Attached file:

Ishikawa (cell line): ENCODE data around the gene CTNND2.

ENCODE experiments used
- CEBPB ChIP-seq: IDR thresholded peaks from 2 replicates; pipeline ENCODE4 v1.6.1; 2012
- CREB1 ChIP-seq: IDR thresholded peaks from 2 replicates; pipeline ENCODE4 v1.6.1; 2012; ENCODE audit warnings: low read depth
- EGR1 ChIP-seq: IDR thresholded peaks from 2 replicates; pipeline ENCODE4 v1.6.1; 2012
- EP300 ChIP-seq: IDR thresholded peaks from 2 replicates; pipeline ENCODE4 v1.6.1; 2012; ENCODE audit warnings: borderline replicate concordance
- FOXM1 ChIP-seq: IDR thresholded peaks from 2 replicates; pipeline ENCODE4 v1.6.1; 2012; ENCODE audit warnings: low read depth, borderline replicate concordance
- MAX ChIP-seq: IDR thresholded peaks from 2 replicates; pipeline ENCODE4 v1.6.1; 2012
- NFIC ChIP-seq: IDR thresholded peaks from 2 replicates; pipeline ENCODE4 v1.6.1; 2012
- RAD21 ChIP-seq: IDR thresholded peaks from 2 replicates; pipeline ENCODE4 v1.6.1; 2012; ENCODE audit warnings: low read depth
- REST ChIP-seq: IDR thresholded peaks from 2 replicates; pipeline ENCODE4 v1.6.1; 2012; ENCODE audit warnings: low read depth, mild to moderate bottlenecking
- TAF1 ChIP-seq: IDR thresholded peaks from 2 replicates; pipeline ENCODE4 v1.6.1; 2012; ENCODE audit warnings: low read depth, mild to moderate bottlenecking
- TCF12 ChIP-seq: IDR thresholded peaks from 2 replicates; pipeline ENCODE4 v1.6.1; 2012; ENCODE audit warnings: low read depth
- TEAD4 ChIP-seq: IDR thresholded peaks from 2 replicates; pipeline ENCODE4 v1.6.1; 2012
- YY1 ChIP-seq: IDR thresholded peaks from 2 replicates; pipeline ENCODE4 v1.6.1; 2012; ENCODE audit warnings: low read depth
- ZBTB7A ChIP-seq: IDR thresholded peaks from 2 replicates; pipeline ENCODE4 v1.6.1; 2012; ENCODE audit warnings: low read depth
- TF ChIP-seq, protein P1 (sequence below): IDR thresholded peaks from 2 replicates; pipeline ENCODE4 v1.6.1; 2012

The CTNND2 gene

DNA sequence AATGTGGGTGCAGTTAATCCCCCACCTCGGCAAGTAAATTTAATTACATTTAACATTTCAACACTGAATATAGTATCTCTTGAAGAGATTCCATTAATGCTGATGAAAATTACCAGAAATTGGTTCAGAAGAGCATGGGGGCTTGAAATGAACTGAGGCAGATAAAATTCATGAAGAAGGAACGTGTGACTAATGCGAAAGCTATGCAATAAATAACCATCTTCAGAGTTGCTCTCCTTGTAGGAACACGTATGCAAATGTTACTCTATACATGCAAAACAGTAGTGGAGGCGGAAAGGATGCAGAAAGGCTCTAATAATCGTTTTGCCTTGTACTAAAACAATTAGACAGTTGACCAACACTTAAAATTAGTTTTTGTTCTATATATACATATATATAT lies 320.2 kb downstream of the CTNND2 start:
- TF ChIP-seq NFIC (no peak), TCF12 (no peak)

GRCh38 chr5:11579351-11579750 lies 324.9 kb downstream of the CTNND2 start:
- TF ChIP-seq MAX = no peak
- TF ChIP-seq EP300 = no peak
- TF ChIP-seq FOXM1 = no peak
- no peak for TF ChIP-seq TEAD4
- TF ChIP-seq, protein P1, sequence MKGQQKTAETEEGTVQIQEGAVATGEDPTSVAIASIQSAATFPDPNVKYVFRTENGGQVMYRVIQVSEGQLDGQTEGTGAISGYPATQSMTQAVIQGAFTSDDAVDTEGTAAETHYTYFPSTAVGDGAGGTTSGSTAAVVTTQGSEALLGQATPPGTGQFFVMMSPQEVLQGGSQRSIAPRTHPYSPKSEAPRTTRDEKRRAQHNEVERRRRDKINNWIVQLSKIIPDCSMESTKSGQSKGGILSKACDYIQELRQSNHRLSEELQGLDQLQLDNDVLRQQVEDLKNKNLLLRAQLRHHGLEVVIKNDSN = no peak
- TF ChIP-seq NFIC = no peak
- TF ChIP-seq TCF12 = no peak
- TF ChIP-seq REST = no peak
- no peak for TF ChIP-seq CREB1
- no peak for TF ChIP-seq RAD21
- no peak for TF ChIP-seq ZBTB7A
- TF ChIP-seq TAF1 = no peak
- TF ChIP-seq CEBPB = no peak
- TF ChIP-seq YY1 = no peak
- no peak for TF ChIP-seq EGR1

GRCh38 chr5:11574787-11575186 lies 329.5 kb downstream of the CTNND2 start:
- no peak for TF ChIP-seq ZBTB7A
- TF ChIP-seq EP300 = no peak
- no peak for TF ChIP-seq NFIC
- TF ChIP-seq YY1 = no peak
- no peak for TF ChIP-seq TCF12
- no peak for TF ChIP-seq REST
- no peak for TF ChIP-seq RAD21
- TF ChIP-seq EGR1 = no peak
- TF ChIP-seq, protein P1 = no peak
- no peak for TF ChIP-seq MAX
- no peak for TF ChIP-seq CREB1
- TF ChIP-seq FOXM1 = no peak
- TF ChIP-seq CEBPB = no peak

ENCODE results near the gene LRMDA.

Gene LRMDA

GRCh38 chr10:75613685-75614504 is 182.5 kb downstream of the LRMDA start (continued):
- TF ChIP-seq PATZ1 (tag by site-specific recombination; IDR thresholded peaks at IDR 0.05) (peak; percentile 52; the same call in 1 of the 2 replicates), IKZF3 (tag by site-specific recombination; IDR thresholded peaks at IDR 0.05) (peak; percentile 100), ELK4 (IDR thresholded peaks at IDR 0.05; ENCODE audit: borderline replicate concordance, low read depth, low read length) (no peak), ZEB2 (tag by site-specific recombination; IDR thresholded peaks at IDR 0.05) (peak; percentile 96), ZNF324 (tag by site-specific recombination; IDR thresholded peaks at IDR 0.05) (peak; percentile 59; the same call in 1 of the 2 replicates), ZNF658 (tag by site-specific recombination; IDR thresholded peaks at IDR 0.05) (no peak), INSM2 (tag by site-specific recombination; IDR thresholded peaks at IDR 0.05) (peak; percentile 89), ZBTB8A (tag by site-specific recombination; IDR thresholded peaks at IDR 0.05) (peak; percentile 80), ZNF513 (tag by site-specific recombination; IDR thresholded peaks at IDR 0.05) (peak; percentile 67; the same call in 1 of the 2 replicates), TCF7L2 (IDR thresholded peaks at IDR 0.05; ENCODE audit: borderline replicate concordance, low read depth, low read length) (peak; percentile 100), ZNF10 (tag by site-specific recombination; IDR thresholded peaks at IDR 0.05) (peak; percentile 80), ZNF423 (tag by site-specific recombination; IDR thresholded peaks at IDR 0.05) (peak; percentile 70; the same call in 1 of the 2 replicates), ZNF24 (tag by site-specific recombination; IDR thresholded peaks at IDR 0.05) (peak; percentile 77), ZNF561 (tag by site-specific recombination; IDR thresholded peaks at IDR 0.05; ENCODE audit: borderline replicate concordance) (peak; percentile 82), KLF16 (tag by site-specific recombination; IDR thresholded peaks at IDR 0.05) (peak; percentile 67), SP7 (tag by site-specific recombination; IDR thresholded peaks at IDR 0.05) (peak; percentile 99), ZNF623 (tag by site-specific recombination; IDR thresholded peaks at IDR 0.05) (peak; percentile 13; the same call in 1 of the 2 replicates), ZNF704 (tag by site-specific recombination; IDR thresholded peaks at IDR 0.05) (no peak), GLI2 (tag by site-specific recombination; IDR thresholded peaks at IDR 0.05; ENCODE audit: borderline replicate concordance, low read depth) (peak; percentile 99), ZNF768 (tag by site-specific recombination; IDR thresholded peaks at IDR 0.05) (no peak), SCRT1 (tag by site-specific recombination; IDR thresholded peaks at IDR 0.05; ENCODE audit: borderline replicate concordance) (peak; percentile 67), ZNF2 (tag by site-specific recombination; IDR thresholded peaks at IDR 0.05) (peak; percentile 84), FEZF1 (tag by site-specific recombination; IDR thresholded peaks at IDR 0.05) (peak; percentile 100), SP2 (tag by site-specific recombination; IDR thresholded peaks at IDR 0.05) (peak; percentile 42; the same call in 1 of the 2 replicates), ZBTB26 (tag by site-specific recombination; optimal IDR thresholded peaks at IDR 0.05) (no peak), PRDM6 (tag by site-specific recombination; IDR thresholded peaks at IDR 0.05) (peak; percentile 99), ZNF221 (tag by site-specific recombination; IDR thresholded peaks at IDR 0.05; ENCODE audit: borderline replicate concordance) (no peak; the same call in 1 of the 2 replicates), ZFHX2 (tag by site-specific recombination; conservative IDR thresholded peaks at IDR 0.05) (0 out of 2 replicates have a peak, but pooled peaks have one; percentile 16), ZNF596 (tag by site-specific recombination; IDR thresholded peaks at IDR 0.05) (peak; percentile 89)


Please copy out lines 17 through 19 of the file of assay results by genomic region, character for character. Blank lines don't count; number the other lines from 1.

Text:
- TF ChIP-seq, protein P1 (sequence below): IDR thresholded peaks from 2 replicates; pipeline ENCODE4 v1.6.1; 2012

The CTNND2 gene

DNA sequence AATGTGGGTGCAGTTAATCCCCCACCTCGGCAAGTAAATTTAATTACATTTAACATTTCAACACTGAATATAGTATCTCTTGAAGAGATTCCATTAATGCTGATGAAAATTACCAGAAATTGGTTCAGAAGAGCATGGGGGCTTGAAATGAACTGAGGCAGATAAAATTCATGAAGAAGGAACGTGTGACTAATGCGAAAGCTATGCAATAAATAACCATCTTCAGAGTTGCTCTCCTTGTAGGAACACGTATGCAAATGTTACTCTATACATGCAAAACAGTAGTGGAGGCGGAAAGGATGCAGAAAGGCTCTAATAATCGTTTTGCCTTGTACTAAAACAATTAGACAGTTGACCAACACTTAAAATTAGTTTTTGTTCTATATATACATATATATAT lies 320.2 kb downstream of the CTNND2 start: